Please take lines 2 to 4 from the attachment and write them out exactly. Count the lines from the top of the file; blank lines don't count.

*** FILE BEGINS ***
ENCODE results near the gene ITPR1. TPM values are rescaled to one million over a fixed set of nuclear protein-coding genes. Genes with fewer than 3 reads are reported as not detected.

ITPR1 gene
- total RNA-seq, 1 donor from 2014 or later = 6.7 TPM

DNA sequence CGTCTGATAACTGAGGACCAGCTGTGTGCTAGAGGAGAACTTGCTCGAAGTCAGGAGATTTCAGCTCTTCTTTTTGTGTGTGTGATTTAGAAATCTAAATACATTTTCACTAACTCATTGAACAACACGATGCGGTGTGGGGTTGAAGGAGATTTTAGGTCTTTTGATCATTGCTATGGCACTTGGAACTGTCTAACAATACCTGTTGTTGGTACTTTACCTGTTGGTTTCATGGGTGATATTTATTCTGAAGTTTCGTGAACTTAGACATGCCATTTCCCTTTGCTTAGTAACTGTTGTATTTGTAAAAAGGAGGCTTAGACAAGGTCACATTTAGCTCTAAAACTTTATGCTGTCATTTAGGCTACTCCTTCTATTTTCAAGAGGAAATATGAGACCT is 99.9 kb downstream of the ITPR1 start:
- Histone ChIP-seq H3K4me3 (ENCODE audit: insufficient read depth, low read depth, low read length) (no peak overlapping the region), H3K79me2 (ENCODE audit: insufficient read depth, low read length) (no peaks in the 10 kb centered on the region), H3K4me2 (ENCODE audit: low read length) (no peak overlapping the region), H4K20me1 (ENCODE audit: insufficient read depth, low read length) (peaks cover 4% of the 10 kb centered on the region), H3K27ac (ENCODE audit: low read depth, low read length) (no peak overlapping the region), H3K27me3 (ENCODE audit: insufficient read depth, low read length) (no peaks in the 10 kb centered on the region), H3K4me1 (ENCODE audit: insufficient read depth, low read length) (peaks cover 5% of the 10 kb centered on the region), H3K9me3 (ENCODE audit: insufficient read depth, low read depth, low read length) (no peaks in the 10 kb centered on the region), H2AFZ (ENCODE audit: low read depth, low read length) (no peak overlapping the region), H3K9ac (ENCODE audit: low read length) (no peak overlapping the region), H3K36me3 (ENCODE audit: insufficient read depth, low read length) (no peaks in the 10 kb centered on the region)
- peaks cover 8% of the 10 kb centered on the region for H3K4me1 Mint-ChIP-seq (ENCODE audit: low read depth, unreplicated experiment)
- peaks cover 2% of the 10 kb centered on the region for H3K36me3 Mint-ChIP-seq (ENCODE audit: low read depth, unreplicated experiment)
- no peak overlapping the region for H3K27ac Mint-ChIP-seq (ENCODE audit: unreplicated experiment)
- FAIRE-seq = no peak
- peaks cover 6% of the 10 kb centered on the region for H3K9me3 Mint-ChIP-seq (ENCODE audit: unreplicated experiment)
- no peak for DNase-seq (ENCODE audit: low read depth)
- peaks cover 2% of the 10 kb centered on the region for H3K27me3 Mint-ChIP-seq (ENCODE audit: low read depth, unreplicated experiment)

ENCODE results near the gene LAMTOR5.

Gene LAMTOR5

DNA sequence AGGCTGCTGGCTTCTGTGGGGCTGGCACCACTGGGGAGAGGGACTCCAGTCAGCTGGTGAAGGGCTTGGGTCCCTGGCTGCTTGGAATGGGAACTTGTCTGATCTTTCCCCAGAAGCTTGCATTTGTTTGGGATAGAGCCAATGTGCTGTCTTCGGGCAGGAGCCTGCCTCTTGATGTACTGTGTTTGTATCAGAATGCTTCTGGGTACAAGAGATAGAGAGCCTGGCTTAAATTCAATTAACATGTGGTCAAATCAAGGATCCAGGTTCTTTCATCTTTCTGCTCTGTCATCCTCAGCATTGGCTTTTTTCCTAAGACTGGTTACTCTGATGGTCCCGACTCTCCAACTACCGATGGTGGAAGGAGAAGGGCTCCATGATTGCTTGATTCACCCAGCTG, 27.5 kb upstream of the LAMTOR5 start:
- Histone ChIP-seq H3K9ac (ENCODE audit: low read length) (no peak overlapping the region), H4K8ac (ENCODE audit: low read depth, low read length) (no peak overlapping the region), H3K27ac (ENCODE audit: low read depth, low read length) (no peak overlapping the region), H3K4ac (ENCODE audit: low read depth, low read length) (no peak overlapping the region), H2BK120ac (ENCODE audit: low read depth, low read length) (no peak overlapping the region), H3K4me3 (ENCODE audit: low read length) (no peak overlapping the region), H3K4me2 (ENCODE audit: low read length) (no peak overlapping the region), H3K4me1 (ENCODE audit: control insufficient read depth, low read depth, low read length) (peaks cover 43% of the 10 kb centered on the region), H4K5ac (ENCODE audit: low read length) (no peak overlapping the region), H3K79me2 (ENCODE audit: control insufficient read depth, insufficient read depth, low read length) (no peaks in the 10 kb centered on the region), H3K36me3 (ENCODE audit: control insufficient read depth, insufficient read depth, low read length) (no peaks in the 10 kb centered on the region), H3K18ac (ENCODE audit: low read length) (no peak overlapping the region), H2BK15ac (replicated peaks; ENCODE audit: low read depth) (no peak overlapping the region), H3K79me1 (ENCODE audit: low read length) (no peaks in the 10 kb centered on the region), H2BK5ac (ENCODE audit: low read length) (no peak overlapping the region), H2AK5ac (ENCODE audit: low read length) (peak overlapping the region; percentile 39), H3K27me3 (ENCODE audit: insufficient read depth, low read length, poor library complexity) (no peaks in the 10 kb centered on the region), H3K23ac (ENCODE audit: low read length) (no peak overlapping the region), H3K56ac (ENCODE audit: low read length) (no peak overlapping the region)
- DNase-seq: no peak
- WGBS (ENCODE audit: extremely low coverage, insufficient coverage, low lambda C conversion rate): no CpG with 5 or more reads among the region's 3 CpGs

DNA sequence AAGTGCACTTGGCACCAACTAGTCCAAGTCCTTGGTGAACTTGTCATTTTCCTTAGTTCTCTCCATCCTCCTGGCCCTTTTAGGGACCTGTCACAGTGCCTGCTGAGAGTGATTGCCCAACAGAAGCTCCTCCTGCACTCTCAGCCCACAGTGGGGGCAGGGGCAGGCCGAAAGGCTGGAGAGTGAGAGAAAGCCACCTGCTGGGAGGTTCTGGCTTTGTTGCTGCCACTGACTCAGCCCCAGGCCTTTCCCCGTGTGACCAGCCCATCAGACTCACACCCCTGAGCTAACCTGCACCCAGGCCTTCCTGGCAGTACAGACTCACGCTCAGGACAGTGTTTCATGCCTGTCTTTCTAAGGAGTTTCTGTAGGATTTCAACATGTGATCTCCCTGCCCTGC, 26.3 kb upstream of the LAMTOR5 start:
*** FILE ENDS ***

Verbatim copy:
ITPR1 gene
- total RNA-seq, 1 donor from 2014 or later = 6.7 TPM

DNA sequence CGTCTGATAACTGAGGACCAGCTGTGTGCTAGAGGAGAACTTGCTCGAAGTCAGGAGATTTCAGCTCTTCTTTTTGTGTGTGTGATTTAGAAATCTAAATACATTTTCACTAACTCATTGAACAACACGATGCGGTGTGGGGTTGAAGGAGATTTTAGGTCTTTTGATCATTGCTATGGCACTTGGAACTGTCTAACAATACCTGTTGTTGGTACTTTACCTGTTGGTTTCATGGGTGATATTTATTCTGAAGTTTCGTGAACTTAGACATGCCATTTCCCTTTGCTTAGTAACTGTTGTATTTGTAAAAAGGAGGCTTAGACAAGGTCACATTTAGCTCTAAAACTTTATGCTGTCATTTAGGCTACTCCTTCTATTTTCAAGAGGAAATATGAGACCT is 99.9 kb downstream of the ITPR1 start: